9 August 2022 The Future is the Product of the Past

Oldest found human traces on Roof of the World, Is it art?

Dr. David Zhang and his team’s investigations of Quesang on the Tibetan Plateau in 2018 and 2020 sparked controversy, along with the discovery of potential parietal art.

Dr. David Zhang first found hand and footprints near the hot spring bath in 1988 at the active Quesang Hot Spring near Quesang Village, about 80 km northwest of Lhasa, Tibet. Recent research conducted between 2018 and 2020 resulted in the finding of the possible parietal art.

According to Zhang’s team, whose findings were published in Science Bulletin, the tracks are between 169,000 and 226,000 years old, dating back to the Earth’s last ice age.

The use of hands as molds in cave paintings dates back to about 40,000 years ago in Sulawesi (Indonesia) and El Castillo (Spain).

Researchers believe the impressions may have been made by children aged 7 and 12. The traces were not imprinted during normal locomotion or by the use of hands to stabilize. As a result, researchers argue that deliberate track-making was an early parietal art act.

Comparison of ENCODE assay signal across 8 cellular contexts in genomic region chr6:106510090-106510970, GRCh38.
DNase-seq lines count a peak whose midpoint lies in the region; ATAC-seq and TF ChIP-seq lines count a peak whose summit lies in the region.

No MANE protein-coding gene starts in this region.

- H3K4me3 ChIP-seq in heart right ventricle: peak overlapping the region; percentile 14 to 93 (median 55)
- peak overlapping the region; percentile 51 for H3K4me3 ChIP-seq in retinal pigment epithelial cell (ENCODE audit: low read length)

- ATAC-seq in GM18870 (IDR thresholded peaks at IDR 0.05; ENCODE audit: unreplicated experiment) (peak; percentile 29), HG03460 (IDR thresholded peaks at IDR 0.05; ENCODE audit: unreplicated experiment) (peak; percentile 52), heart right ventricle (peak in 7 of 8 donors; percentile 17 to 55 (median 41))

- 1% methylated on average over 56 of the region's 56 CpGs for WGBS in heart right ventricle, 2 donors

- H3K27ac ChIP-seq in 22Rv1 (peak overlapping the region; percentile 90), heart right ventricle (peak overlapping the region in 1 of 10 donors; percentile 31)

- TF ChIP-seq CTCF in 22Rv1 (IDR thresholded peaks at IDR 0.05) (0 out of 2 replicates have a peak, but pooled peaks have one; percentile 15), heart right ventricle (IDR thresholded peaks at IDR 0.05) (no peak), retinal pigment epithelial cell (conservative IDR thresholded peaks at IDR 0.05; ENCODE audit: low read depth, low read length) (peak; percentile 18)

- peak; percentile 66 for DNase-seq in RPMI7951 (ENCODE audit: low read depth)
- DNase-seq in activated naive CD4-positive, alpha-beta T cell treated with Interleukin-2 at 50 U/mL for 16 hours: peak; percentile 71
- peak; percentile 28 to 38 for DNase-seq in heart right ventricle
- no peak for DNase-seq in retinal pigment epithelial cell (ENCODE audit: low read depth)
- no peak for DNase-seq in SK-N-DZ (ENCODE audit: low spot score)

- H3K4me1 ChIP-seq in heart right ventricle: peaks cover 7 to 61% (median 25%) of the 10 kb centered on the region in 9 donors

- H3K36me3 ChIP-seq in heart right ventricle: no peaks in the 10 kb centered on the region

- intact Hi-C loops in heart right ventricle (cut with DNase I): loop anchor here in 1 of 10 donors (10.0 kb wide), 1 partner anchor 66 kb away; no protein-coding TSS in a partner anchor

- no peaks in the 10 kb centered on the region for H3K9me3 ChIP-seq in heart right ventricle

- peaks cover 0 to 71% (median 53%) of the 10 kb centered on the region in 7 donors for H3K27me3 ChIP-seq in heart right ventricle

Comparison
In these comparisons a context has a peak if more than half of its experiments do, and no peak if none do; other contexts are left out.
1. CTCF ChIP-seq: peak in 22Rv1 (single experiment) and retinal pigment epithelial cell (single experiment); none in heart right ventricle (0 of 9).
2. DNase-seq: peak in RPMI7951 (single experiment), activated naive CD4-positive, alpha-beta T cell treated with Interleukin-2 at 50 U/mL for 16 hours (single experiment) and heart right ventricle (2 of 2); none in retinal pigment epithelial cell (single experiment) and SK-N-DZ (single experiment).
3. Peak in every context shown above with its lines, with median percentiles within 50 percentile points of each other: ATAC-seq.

As these results researchers point out, what constitutes art is a controversial issue. Even if the traces are not considered art, it is the oldest evidence of the existence of hominins on the Tibetan Plateau, which is called the “Roof of the World”.

Colour rendered 3D model of the parietal art-panel.
Colour rendered 3D model of the parietal art panel.

The team that made the discovery debated whether the find could be a work of art in a joint article they published on ScienceDirect.

The scientists who evaluated the human hand and footprints and the article revealed by Zhang and his team shared the following.

 It is still up for debate whether the impressions on the rock can qualify as the world’s oldest parietal art.

Paul Taçon, a professor of anthropology and archaeology at Griffith University in Australia, believes it might be “a stretch” to call the impressions art.

“The ‘impressions’ reported from Tibet could have resulted from a range of activity and we simply cannot state emphatically that they were made as a purposeful artistic creation,” Taçon told Time.

University of Oxford Professor Nick Barton questioned, “I agree from their patterning that the footprints don’t look like straight-forward tracks but could they be the kinds of traces left behind by kids at play?”

But for Zhang, the debate all boils down to context and the conception of what art is. “When you use stone tools to dig something in the present day, we cannot say that that is technology. But if ancient people use that, that’s technology,” stated Zhang.

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